That incident reinforced everything I believe about shopping today; modern consumers value information about products before they purchase and not just information provided by the company.  They look for real reviews by real consumers and see bloggers as a trusted source.

Although the consumers reading blogs may not know the blogger personally, the relationship cultivated through the blogger’s product reviews, recipes and personal stories become real to the consumer. Bloggers interact with their readers either through comments, email or social media outlets. (Twitter, Facebook, Pinterest are primary traffic drivers today.) When a consumer connects personally with a blogger, they become loyal to what the blogger promotes because of a relationship built on trust.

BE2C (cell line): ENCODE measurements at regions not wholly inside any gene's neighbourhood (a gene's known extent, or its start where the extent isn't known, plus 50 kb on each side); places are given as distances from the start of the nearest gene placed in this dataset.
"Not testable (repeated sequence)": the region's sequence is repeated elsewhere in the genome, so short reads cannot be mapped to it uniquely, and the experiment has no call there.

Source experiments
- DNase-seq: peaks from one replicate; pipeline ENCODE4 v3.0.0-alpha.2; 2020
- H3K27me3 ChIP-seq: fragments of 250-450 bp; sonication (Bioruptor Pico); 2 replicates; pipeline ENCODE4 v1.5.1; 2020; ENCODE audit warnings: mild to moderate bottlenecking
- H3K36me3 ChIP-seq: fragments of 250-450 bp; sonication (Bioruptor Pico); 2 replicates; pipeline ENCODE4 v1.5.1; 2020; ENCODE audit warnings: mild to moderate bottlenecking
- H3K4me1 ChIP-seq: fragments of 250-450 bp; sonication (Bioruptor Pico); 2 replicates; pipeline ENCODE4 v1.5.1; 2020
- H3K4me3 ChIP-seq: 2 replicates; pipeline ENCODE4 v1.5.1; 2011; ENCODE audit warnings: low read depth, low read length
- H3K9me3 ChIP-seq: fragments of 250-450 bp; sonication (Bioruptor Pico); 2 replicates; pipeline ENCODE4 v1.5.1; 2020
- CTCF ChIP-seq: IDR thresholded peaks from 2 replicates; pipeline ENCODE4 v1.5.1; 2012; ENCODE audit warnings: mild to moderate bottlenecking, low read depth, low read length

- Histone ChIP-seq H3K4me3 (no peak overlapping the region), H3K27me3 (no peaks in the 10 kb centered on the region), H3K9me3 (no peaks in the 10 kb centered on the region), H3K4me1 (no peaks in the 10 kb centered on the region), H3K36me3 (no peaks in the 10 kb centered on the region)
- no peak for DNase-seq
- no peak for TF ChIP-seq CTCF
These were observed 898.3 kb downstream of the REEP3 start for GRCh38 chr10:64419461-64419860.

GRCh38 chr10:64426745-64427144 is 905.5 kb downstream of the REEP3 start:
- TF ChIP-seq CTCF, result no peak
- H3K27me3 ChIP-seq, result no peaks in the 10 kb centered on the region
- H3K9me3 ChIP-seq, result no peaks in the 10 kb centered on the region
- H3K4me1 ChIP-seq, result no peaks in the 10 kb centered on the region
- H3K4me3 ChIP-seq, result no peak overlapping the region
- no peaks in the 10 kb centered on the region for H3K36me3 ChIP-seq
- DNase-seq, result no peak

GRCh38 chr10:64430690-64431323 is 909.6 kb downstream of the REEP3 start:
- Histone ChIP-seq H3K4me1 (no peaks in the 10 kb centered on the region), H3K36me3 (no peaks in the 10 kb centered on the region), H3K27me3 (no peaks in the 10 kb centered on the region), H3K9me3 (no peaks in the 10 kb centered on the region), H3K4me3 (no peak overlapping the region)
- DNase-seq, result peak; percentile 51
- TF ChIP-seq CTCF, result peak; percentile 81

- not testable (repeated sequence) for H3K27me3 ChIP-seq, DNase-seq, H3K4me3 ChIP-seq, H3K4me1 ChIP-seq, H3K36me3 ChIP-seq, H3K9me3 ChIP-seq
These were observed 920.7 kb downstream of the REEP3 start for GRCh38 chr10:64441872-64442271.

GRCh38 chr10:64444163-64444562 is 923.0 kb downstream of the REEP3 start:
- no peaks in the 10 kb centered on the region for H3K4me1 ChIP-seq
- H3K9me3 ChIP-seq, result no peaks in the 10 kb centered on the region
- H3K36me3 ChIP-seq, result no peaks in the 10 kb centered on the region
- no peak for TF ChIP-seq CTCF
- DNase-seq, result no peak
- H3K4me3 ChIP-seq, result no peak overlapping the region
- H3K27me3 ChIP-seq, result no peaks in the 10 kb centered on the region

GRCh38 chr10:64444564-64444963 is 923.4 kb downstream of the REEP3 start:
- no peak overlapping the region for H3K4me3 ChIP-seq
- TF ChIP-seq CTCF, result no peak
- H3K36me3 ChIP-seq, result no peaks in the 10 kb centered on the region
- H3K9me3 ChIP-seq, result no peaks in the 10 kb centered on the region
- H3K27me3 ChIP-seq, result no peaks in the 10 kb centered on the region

Brands have become increasingly aware of content marketing and are scrambling to keep up with this change in consumer behavior. Recently, the Harvard Business Review did a piece on this sharing, “…today consumers are more promiscuous in their brand relationships: they connect with myriad brands, through media channels beyond the manufacturer’s or retailer’s control or even knowledge”.

This market shift benefits the consumer, but many brands have been slow to respond to it. Brands that have succeeded during this change have gotten on board with blogging and the social world, reaching out for honest opinions to be shared with these micro-publishers’ loyal consumers.

Want to Scale Social Messaging? Get Your Customers’ Help

Writteb by Ted Rubin